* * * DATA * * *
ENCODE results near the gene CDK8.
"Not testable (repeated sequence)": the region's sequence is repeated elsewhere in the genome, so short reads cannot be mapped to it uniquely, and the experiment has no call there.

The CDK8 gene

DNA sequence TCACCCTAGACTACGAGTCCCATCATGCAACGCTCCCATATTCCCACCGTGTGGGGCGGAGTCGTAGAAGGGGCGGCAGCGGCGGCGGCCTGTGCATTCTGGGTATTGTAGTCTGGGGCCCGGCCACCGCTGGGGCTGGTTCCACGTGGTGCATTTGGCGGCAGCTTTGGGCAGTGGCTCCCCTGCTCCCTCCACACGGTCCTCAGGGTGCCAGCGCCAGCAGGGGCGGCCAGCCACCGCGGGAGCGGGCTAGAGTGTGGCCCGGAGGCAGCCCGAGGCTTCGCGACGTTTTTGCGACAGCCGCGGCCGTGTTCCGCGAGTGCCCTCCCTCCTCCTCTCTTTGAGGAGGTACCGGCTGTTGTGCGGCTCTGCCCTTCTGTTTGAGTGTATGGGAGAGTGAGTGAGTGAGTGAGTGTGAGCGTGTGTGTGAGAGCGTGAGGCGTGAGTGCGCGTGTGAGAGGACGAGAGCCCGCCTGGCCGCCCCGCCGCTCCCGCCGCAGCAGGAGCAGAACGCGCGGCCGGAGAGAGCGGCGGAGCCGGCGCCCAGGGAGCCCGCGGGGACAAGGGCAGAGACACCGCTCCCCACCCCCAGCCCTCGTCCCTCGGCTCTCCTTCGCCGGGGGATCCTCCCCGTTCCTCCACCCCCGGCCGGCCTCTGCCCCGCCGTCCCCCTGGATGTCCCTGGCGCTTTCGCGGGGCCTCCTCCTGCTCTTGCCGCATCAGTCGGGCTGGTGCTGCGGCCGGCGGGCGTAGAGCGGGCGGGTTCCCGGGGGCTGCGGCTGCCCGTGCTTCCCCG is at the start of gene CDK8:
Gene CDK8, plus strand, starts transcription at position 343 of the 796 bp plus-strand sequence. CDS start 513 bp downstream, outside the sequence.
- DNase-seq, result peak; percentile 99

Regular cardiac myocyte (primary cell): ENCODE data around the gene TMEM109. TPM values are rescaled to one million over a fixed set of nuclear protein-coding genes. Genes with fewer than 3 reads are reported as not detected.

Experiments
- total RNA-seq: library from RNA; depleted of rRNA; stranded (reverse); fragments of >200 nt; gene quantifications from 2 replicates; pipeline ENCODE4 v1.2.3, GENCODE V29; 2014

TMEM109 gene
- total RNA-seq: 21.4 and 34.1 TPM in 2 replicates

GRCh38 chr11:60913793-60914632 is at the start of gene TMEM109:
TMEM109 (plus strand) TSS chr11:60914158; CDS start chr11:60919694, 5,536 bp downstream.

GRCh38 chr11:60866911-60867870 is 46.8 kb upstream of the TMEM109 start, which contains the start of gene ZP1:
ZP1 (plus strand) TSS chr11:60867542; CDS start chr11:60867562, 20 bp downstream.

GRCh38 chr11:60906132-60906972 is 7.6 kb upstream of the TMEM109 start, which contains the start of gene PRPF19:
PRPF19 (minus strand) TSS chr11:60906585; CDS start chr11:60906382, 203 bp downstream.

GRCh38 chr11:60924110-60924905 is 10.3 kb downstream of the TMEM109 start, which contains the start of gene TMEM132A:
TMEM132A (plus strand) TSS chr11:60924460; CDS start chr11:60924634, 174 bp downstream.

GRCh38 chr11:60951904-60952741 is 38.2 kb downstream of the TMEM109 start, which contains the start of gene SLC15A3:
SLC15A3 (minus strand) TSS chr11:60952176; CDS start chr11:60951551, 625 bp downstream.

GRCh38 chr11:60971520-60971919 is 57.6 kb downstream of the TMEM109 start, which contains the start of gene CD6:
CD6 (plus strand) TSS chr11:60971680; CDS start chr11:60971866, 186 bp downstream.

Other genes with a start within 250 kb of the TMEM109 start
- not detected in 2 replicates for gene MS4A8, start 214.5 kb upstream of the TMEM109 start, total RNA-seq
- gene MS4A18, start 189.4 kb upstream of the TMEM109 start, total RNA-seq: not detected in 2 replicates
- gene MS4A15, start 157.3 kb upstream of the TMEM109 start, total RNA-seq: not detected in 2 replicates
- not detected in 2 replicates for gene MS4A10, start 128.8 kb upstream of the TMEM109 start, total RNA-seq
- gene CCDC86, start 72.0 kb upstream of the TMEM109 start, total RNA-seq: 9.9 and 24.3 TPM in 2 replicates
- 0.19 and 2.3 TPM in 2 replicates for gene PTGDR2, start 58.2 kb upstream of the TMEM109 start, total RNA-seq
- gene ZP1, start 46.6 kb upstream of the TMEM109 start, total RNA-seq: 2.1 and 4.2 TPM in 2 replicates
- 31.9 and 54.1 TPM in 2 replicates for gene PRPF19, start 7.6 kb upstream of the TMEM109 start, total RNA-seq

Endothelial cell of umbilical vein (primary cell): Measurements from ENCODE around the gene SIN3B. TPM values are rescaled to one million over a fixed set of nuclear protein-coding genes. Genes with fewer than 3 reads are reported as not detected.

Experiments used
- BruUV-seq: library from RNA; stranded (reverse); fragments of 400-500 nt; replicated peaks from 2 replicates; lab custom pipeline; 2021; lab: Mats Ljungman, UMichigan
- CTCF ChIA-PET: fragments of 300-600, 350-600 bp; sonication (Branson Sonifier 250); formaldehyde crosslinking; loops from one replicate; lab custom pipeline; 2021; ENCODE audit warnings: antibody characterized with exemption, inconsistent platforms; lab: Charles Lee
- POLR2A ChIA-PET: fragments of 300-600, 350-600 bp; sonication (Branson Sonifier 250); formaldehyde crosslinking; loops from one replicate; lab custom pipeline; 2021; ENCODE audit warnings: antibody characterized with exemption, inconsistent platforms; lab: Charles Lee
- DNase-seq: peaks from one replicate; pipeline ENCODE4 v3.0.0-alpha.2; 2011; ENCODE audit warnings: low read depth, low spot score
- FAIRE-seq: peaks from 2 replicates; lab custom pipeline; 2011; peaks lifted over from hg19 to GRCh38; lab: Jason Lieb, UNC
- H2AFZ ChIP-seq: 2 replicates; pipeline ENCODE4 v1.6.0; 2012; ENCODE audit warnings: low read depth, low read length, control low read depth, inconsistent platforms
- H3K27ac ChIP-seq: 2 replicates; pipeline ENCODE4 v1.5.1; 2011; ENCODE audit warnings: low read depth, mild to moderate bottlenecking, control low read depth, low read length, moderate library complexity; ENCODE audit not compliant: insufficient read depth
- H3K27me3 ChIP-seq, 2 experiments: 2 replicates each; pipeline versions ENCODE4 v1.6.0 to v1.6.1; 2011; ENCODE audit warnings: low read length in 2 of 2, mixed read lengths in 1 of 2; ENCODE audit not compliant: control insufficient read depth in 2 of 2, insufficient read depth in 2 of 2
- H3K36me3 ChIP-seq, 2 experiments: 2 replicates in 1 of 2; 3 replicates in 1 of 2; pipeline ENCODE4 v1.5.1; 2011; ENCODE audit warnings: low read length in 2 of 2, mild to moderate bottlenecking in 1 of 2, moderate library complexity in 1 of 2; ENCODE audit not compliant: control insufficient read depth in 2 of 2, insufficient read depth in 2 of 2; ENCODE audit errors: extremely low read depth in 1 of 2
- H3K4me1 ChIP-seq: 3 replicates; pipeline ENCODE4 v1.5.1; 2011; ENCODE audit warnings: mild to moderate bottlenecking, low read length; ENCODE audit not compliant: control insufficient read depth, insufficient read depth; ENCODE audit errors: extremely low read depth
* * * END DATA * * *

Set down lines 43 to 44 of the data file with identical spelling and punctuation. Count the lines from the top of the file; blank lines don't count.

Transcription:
- H3K36me3 ChIP-seq, 2 experiments: 2 replicates in 1 of 2; 3 replicates in 1 of 2; pipeline ENCODE4 v1.5.1; 2011; ENCODE audit warnings: low read length in 2 of 2, mild to moderate bottlenecking in 1 of 2, moderate library complexity in 1 of 2; ENCODE audit not compliant: control insufficient read depth in 2 of 2, insufficient read depth in 2 of 2; ENCODE audit errors: extremely low read depth in 1 of 2
- H3K4me1 ChIP-seq: 3 replicates; pipeline ENCODE4 v1.5.1; 2011; ENCODE audit warnings: mild to moderate bottlenecking, low read length; ENCODE audit not compliant: control insufficient read depth, insufficient read depth; ENCODE audit errors: extremely low read depth